Czech Republic and Germany in Their Different Attitudes to the Refugee Crisis

Andrea Pruchova

Is it any wonder that the Czech Republic protests against the Refugee Crisis? Just think about it for a minute. The Czech Republic recently got its freedom after decades of going through the Communist parties. Why would they want to open their doors to new strangers?

The Czech Republic and Germany have completely different attitudes towards the Refugee Crisis. One of the countries gives million asylums to refugees from war zones, mainly from Syria and the other countries, protesting against the problem. The Czech media, politicians and ordinary citizens aggressively meet the Refugee Crisis. The Czech Republic is one of the Visegrad group of countries. The Visegrad group of countries is an ally group of four countries, Hungary, Poland, Slovakia and the Czech Republic, based in Europe. This group has a strong policy against refugee crisis. They are not interested in immigration flow in Europe. They do not support Angelina Merkel, a chancellor of Germany, with her “open door” policy towards refugees. According to Forbes (2016) “Angelina Merkel’s visit to Prague was dominated by mass protests to her refugees’ policies on the streets and squares of Prague.”

Andrea Pruchova, who is a visual analysts and a Czech herself, has been working on the media representation of social issues of the Refugee Crisis in the Visegrad countries and helped to go deeper in the history of two bordering countries and their attitudes.

Pruchova (2016) said “In the history, the Czech Republic is seen as a victim of Nazi regime, the one who suffered, tortured by Germans. The old generation has been through Nazis and the Communism times, where they were dictated to be the same and keep quiet. The Communism has a direct link to the Czech hesitation to refugees. There is still fear in people’s mind of being victims of the past decades, especially for the old Czech generation. And Germany is the one that has a dark history behind it. Since the 90s, they have been proving that they have changed. Germany now is a part of democratic Europe. The Czech Republic simply is not forced to be democratic and welcoming refugees today. The Czech Republic and Germany, are two countries that have a different historical background which they do not share.”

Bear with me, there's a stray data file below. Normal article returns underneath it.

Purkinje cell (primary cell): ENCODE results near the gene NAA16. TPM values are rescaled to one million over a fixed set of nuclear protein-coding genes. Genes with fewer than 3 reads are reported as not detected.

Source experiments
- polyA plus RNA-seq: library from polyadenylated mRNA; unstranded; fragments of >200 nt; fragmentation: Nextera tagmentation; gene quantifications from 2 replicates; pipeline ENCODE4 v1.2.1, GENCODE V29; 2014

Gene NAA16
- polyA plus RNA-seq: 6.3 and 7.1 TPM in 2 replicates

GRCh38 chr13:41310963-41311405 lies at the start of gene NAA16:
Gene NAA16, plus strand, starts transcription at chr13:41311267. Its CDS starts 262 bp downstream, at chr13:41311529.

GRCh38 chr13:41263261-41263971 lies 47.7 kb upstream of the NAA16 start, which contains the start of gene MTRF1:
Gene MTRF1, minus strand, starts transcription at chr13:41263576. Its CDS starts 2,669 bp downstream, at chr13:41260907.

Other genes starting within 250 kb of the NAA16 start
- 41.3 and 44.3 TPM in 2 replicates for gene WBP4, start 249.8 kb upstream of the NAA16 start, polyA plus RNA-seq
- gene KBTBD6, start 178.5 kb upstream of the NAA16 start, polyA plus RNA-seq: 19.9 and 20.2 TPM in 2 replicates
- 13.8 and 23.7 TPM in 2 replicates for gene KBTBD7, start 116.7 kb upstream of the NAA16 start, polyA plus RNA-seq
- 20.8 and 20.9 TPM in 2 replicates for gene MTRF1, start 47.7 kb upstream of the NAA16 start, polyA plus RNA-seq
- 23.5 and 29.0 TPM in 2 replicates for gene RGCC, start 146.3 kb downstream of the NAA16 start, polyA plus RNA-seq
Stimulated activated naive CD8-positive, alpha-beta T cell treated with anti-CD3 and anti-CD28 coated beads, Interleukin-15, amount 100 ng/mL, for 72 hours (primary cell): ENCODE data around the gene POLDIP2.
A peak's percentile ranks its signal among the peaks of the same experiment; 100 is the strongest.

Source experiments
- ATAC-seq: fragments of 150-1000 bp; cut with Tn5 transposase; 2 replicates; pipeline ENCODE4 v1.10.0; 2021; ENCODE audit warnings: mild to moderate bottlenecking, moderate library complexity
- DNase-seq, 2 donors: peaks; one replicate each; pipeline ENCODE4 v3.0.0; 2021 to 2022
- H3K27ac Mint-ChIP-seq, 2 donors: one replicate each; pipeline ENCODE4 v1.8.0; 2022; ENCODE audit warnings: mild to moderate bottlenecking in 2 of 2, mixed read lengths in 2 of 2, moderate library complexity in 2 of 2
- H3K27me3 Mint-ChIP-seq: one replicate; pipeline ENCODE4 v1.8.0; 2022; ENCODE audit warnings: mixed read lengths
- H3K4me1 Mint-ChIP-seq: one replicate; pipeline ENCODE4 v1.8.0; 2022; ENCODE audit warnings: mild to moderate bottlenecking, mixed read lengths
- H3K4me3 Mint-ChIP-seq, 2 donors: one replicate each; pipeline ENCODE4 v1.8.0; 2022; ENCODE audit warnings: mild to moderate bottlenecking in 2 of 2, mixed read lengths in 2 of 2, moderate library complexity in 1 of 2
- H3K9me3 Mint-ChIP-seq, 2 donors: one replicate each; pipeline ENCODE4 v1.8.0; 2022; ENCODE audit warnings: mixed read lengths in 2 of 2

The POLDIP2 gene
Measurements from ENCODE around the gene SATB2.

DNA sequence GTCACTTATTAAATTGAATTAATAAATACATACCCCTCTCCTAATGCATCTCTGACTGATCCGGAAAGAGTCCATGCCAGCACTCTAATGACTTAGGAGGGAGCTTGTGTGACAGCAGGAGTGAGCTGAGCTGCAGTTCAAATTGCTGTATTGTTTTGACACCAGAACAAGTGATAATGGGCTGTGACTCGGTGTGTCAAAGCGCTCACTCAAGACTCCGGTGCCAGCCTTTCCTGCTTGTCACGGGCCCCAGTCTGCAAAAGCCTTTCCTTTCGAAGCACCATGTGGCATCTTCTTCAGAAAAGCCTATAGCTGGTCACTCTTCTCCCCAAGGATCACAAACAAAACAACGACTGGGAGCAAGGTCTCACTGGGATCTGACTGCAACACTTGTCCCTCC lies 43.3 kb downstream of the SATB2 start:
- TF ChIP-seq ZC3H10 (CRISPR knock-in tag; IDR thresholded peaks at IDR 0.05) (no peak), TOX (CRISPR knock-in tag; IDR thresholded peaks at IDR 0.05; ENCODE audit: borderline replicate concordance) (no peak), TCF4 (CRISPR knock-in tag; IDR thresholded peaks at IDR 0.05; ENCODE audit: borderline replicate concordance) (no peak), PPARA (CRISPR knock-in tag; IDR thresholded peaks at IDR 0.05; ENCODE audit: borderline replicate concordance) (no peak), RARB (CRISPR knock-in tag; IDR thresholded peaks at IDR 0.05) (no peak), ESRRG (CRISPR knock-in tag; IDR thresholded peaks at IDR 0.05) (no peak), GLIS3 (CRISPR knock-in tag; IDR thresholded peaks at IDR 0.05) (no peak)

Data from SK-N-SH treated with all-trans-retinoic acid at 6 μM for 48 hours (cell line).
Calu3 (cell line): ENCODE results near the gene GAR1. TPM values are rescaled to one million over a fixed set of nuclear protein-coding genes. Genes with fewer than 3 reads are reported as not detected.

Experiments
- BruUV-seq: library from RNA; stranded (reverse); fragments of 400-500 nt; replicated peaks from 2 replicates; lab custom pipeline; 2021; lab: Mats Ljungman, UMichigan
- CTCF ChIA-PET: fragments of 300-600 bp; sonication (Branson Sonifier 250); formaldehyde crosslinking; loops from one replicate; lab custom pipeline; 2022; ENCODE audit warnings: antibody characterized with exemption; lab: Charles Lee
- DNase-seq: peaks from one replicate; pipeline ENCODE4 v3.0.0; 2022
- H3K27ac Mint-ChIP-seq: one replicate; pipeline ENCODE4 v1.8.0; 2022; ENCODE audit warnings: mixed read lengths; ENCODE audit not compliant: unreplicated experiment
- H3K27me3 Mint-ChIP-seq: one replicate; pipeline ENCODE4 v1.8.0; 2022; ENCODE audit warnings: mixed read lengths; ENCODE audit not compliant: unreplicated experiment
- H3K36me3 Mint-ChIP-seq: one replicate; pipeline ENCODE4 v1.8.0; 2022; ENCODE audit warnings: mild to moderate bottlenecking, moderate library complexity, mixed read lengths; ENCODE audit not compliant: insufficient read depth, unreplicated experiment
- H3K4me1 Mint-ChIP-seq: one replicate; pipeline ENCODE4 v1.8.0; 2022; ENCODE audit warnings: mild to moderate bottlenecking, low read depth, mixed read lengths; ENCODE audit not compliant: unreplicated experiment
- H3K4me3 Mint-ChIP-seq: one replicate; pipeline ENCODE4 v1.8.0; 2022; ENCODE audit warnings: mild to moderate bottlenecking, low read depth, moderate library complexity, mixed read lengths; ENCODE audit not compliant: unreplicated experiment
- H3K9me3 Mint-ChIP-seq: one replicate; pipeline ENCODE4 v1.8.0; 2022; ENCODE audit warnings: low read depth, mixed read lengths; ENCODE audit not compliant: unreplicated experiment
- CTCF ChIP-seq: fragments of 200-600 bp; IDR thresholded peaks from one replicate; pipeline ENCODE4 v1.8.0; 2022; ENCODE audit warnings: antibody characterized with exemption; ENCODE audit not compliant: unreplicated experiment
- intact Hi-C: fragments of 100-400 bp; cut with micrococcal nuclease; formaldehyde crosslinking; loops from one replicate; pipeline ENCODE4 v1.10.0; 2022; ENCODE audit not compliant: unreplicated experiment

The main root of Czech hesitation regarding refugee crisis is a fear of being different. The Czechs seem to be scared of anything new: different culture, people and religion. Though, the young generation is keen on helping refugees, while the old generation is skeptical about the Refugee Crisis.
The only religion mostly Czechs know is Christianity. Even though, the most of the Czech are atheists, they know what is Christianity, that is why they welcome Christian refugees. Pruchova was born after Communism regime and her generation is completely unaware and disconnected from any religion. People of her generation have no experience with different religions.

The media in Germany is neutral and educate Germans about an actual situation with refugees in their country. The media works there towards refugees, but also aware people about a different culture and any cultural barriers that can happen between two of these cultures. The Media has not changed much after the 40s in the Czech Republic. They repeat negative news and create a psychological bridge in people’s mind. The Czech Republic could produce more positive actions about the Refugee Crisis on their local media platforms. For now, it is not balanced and the media is full of negative attitude towards refugees. European citizens need to be able to make their own analysis. For now, they are just under the influence of the negative media. Successful refugees’ stories could be posted more often , so that people could see who they are and therefore be welcomed.

Written by Kristina Bakeeva.